For a moment, she wants nothing more than to take refuge in one of these shops and disappear through a shelf or even a hidden cupboard, just like that story about the lion, the witch and the wardrobe. Who needs names in an imaginary world? She would make up a new one. At least it was the one thing she was good at using her head for.

Yes, this is a good thought, running away. It is not a good idea, but it is a good thought. Even if she doesn’t even have a fils lining her pocket, she would have what was left of herself, with no ‘A’ or ‘F’ in sight.

If it is supposed to be a good thought then shouldn’t it make her smile? She glances at the reflection in the nearest glass door. Her uniform makes her look and feel smaller than she is. She has not grown much over the last few years. So, yes, that does make her small; small enough to hide for a while, disappear for as long as she could.

She can feel herself shake in fear, from the tips of her fingers to the ends of her toes. These last few months have been a lesson in nerves. These last few years… 

She has to be honest with herself now. There is no other choice.

She has been a failure for a long while now. When it started, and when or if it would ever end, are questions that can be answered later, but each day of feeling like a failure has felt like a year in passing. It is not something that she likes to put into words, and even if she wanted to she couldn’t. It was all letters and numbers, lines of F’s and 25’s, and sometimes 50’s by pure dumb luck. But it was always never enough.

So, this is it. She looks at the mournful stranger in the glass. This is it. This is all she is and ever will be.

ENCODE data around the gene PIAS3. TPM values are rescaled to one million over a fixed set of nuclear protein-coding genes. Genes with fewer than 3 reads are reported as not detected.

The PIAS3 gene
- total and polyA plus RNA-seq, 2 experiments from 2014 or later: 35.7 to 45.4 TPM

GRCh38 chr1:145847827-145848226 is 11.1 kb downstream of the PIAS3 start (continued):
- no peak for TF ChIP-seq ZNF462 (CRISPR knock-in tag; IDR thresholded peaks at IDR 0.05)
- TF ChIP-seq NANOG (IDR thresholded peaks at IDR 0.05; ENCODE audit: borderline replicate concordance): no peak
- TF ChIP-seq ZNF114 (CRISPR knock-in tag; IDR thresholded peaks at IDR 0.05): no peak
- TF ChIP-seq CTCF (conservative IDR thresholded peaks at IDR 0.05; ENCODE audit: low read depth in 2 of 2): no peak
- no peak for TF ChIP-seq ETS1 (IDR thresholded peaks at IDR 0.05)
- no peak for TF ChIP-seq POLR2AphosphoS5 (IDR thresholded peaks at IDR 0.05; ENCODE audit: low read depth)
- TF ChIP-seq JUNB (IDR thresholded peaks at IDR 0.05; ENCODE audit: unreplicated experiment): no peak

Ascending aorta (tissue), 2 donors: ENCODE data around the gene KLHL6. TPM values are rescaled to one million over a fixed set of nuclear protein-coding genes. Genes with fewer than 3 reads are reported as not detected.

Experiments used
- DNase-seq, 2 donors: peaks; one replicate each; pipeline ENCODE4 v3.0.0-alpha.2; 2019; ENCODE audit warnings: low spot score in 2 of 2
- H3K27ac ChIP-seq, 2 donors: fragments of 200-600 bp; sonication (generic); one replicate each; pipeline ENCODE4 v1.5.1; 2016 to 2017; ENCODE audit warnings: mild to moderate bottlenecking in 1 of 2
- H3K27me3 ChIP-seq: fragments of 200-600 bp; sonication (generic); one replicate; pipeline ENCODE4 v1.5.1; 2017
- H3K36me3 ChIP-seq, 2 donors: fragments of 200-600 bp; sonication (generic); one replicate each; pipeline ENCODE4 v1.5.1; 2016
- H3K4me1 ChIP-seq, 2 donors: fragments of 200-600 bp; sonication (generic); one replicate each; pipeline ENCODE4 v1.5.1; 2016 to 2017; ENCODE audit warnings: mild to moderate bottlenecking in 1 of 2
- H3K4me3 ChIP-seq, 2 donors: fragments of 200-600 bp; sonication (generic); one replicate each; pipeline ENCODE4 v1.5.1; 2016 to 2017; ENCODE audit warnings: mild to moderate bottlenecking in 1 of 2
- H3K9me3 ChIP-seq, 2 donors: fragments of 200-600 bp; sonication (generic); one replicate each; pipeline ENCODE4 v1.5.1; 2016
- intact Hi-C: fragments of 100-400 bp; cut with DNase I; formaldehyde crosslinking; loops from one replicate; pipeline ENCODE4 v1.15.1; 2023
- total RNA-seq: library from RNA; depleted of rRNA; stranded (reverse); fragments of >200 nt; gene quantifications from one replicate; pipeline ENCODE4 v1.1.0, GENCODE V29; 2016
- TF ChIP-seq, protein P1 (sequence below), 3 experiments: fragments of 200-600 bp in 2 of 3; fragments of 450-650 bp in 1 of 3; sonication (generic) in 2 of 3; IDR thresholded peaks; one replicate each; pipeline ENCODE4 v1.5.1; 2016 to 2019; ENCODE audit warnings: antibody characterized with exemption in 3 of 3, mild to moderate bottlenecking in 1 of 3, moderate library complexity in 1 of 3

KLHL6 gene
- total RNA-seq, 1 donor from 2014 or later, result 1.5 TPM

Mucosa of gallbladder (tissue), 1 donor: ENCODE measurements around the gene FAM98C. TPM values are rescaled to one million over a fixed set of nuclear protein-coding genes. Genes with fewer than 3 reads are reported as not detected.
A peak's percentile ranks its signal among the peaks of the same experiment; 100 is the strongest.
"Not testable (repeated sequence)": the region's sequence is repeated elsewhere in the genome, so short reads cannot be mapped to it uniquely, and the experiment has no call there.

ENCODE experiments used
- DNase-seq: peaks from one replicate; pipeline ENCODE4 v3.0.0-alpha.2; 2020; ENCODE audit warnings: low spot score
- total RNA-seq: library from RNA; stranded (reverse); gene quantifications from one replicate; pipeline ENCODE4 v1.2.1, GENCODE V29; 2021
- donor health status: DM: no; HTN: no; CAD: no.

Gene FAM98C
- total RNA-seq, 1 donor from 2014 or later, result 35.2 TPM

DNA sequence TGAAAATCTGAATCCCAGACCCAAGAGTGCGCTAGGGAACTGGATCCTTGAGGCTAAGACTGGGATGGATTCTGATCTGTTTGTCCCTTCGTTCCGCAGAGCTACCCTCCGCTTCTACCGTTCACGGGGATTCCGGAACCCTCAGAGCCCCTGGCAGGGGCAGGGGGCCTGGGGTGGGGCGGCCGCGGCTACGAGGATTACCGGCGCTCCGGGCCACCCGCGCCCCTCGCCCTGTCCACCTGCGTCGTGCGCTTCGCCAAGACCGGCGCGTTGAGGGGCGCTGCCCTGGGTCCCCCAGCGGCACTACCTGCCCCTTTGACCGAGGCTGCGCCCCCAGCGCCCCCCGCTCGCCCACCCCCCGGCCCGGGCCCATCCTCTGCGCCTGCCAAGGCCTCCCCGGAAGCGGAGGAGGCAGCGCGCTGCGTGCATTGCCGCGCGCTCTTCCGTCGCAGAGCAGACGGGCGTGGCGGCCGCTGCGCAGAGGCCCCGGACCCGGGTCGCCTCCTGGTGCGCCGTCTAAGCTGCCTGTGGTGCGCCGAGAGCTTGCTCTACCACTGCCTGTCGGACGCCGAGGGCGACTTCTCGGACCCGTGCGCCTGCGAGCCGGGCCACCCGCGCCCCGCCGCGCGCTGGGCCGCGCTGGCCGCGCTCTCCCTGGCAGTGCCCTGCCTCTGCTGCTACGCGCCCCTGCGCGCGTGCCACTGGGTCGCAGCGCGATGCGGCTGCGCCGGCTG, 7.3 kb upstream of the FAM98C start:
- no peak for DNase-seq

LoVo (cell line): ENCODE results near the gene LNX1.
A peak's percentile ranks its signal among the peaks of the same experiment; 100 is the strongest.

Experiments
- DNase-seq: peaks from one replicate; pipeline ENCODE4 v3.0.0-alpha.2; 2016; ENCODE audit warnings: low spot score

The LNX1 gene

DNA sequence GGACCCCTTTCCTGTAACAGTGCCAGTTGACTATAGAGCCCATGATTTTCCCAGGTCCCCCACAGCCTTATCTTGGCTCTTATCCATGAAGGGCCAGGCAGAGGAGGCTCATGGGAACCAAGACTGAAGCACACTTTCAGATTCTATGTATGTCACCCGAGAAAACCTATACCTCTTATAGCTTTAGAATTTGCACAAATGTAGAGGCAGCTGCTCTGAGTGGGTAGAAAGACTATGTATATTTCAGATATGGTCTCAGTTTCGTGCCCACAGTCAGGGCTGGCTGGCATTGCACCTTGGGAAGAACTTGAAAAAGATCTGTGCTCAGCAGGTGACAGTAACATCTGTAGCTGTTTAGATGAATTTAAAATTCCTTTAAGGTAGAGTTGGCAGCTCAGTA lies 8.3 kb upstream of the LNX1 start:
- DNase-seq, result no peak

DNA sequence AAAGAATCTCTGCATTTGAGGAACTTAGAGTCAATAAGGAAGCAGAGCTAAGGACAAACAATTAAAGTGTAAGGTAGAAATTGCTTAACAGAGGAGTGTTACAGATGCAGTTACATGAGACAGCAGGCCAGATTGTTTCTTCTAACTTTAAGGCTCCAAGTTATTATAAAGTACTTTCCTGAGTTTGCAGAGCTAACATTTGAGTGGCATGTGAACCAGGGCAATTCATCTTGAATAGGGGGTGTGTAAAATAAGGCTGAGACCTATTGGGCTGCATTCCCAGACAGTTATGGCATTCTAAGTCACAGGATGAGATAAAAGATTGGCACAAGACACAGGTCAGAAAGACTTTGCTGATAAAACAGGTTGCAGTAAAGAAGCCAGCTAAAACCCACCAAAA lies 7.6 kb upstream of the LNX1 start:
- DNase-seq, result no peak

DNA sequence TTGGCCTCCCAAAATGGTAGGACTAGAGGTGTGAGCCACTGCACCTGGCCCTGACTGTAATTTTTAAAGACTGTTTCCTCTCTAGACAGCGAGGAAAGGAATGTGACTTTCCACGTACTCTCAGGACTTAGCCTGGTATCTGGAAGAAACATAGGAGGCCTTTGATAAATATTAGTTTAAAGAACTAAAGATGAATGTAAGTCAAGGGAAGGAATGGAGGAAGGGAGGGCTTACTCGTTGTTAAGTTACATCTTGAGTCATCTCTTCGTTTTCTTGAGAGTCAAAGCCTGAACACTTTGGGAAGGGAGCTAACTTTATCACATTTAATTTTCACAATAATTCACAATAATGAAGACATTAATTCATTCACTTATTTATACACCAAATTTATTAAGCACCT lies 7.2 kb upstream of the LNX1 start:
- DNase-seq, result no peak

The door suddenly moves and her reflection looks askance. Someone is leaving the shop, outside of which she still stupidly stands, and the tiniest voice in her head tells her she has to get moving soon. She takes a few steps backwards, turns around and is met with the most sickening sight.

Baba’s car is slowing to a crawl near the pavement. The window on the driver’s side is rolling down.

He does not call out her name. Maybe this was going to be her sole achievement of the day– having successfully discarded her name. If only the report card would follow. There is just so much of herself left to spare.

And Baba’s words do not spare anything, or anyone. Experience has been her best teacher.

“She can feel herself shake in fear, from the tips of her fingers to the ends of her toes.”

Baba is not really looking at her from the driver’s seat; he’s scanning her from trembling head to toe, taking in the pathetic sight. It is now that she wants to cry. What an idiot she had been to delay what was coming. She should have known that waiting was the worst part.

“Hey!” he calls out, a command. She obediently walks out, but stands as far away from the car as she can.

“How come you’re wandering about here?” he asks, a trick question. He already knows the answer. If she shrugs in response, she’s going to catch it from him. She shrugs anyway.

It goes over as well as she can expect.

“What’s wrong with you? Answer properly!”

“I’m going home now,” she replies, grasping at words. None of them are correct, but anything will do to get this over with. “I’m going home. I’m sorry.”

She does not dare run. Keeping pace with Baba’s slow-moving car is a monumentally difficult task at the moment. Even quadratic equations are not this bad. She can take being hit over the head with any amount of formulae, if that can keep her distracted from the hammering of her heart against her chest. She is only two shops away from the building with the pharmacy on the ground floor. It feels like it is ten million miles and a heartbeat away at the same time. She can already feel the contents of her head disconnecting from the blood rushing inside her ears, and the prickle of nerves underneath her skin giving rise to goosebumps.

The door to the building draws nearer and nearer. Baba is parking the car right in front of it. When he gets out, it’s like he’s gliding, his spindly legs taking him seconds to reach the door before her. He yanks it open and turns to glare at her, wordlessly berating her to hasten for her punishment.

If only every minute was a mile.

Noori Passela was born in Sri Lanka and raised in Abu Dhabi. She aspires to be a published author. In her free time, she nibbles on any genre, from crime to thriller to historical drama. For Noori, the thicker the book is, the better.